Searching for new ideas?  Give it up.  There are no new stories… as it says in the book of Ecclesiastes, “What has been will be again, what has been done will be done again; there is nothing new under the sun.” 

But don’t let that worry you.  Here are three books that have been written over and over and over… but which will always be fresh and interesting, with just a little spin.

Thursday, May 15, 2014

Having trouble choosing a children’s-book writing course? I don’t blame you!


When I decided to take an online children’s picture book writing course, I had no idea where to start (I’ll tell you where I ended up later on, and offer a few more good suggestions as well.).

Googling “children’s picture-book writing course” turns up a dizzying range of courses, from universities (expensive!) to individual authors’ homemade courses (sketchy?).  Some claim to have been around for 30-some-odd years, while many others have popped up overnight.

All these courses claim to be the BEST.  How can you tell them apart? 

The good news is that you can find decent courses at a few different price levels.  As for which ones will actually help you get ahead… I’m convinced that has more to do with your attitude than with the teacher (as long as he/she is reasonably competent).

I’ve taken a bunch of creative writing classes, both online and in person.  Some were good, a couple were great… one (in-person at a major university) was pretty bad:  we spent much of the time looking at the professor’s own (mediocre) writing.

Here are three questions to help you narrow down what you’re looking for:

1.  What is my goal for the course?

Do you want to get your story down on paper?  Are you struggling with stilted language?  Or are you at the stage of figuring out how to get it in front of as many publishers as possible? 

Tuesday, May 13, 2014

Apples to apples: checking out the competition.


I wrote last week about the one thing you must do before hitting Publish – pick up a kids’ book and flip through it to make sure YOUR book looks and feels the way a children’s book should. The truth is, I was letting you off easy.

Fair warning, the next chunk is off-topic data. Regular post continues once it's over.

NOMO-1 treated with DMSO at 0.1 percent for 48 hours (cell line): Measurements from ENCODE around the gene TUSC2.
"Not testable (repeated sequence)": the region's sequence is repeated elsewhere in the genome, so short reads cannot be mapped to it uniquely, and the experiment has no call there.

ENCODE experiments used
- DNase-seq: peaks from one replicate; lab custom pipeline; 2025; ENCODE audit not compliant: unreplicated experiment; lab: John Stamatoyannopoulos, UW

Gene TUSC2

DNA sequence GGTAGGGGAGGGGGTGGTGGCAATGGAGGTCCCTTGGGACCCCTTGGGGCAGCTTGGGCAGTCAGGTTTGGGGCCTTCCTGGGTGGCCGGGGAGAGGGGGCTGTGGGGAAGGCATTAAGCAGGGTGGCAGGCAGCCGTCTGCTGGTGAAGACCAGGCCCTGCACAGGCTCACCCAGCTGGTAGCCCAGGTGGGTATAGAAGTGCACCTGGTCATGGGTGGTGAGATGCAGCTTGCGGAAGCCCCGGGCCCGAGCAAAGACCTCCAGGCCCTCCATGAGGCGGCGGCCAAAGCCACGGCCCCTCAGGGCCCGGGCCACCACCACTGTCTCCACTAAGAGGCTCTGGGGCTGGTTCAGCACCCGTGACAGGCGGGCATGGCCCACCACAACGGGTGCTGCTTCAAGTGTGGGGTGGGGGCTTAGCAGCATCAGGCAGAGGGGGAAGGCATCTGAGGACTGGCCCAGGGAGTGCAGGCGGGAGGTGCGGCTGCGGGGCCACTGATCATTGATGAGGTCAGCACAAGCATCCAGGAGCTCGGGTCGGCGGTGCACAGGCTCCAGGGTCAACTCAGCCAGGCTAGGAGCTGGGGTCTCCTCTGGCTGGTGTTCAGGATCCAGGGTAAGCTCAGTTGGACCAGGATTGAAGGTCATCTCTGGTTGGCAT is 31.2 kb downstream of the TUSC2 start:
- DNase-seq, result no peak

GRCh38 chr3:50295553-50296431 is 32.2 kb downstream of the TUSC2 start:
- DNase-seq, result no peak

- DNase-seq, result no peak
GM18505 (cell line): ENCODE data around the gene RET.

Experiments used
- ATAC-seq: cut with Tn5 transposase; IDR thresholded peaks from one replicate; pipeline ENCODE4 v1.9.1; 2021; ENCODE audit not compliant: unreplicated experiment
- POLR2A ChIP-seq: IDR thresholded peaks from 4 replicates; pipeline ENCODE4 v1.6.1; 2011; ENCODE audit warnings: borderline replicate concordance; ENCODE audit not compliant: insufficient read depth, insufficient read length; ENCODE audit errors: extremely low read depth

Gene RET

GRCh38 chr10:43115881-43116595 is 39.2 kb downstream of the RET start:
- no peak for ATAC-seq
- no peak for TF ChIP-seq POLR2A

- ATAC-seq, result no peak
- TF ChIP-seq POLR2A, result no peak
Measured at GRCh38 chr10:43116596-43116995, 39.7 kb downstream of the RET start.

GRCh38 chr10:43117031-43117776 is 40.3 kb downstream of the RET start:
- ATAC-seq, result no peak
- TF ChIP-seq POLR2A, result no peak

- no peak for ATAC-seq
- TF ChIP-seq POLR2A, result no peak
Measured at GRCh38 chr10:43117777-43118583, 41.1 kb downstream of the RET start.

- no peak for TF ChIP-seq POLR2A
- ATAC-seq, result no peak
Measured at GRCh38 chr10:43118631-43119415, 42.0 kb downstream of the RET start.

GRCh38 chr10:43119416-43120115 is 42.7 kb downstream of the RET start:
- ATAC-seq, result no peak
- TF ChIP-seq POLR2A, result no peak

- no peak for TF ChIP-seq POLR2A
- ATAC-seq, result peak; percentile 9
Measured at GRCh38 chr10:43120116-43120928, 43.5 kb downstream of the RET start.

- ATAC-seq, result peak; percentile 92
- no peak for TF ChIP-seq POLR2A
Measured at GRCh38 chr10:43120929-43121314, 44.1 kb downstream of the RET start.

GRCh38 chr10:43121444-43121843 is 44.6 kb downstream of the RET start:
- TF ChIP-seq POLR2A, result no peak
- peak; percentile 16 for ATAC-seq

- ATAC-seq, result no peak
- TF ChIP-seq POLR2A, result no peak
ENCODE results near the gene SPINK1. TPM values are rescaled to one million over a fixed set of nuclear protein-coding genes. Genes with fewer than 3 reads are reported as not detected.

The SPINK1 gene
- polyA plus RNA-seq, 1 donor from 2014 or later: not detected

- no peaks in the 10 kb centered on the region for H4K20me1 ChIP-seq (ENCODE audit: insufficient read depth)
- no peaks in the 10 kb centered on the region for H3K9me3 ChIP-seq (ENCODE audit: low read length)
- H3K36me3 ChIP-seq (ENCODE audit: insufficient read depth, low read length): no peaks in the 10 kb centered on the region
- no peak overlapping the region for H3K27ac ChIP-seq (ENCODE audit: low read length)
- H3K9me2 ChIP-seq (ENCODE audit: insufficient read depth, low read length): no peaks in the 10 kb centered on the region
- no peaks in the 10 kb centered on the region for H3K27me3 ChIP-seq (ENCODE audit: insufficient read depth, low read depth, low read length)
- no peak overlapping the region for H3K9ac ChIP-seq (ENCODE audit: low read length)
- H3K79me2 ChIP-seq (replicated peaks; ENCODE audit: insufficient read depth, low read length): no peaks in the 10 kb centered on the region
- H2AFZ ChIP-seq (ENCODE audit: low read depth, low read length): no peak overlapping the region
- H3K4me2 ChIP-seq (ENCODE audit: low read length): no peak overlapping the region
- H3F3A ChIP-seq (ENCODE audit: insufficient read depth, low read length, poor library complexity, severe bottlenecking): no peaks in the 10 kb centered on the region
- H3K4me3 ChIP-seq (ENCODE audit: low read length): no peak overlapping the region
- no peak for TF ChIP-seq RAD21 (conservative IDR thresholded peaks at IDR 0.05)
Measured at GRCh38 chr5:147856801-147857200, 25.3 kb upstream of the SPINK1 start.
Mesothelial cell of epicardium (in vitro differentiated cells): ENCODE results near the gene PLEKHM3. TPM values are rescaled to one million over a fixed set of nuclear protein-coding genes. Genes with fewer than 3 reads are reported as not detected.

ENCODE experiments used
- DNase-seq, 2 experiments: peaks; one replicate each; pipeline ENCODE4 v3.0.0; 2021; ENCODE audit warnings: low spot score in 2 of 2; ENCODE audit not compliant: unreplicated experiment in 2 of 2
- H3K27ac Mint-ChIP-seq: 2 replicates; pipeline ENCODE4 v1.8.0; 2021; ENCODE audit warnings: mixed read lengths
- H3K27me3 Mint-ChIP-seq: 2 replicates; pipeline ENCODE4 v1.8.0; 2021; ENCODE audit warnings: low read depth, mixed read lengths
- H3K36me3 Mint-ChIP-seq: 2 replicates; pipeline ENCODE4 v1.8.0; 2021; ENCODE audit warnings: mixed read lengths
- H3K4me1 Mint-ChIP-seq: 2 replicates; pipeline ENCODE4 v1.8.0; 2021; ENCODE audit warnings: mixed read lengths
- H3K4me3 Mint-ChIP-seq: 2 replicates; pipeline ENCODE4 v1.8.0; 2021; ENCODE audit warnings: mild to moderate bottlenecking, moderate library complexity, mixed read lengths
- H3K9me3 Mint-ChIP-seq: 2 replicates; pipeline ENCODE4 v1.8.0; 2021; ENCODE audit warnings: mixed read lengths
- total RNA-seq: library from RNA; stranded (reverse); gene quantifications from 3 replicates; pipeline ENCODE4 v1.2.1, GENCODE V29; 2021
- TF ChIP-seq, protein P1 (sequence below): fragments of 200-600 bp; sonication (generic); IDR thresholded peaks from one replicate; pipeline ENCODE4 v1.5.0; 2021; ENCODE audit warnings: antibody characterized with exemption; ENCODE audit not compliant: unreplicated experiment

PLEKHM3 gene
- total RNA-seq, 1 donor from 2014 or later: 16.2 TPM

By the time you publish, whether on your own or through a traditional publisher, you should have held in your hands – oh, DOZENS of children’s books… and picked at least three to be your “comps” – your prime competition.  Here’s how I did this step recently with an upcoming book of my own.

What are your comps?

Probably the best place to start looking is Amazon.com. I’m finishing a story right now which centres around the Jewish festival of Shavuot. Because this important holiday doesn’t get as much coverage as some of the others, I want to position it as a “Shavuot book,” which I hope will get the attention of Jewish children’s-book publishers.

Amazon offers an Advanced Search feature – not easily visible on the home page, so

Saturday, May 10, 2014

Who do we write for? Ezra’s Aliyah feedback.


Sometimes, we write to touch many lives, and sometimes, it’s enough just to connect with a few.  When we were going through the process of moving to  Israel, I couldn’t find any books out there to help my kids with the process.  So I wrote Ezra’s Aliyah, about a boy whose family is going through the process that we ourselves were going through at the time.

imageimageSure, we found books about kids going to Israel, like the board book, Ella’s Trip to Israel, and, for older kids, the somewhat chaotic Welcome to Israel!, but nothing that says, “You’re going to live here now” and describes the process a little bit, in a non-threatening way.

So that’s what I set out to do, and I think I did an okay job… maybe more than okay (I secretly hope so!).  I wrote most of it before we left Toronto, but waited until we were here to actually publish it.  I’m glad we did; I changed a few things, though the core of the story stayed the same.

I have to tell you, I don’t cry easily, but if I did, I would when I hear from people who are now going through the journey, who tell me how the book has helped them and their kids. 

Here’s a random message that popped up on facebook the other day.  I’ll leave out personal details, and just share the main part of the message:

I saw a blog post from someone about your book, Ezra's Aliyah, and I knew I had to buy it. …my older daughter hasn't really been happy about the prospect of moving.

I read her your book last night for the first time and she really connected with it. We paused a lot so she could relate her own experiences to Ezra, and when we were done she was really excited to move.

I think she still needs to wrap her head around some things but Ezra is really helping her out and she's excited to meet him when we get over there. (I hope I can find someone named Ezra who's her age).

Sometimes, we write our books hoping to reach lots and lots of kids… but sometimes, just one feels like enough.

Of course, it’s NOT enough, and that’s where marketing comes in, on related message boards, facebook groups, and anywhere else I can think of. 

Every summer, hundreds of people move from North America to Israel (summer is the “aliyah season,” for some reason, perhaps because it’s a natural break in the calendar), and I really hope the book can help lots more families before that happens.

Ezra’s Aliyah is available now with another of my books, Zoom!  A Trip to the Moon for a special price of $9 plus shipping.  Click here for details.  It’s also available as a Kindle e-book.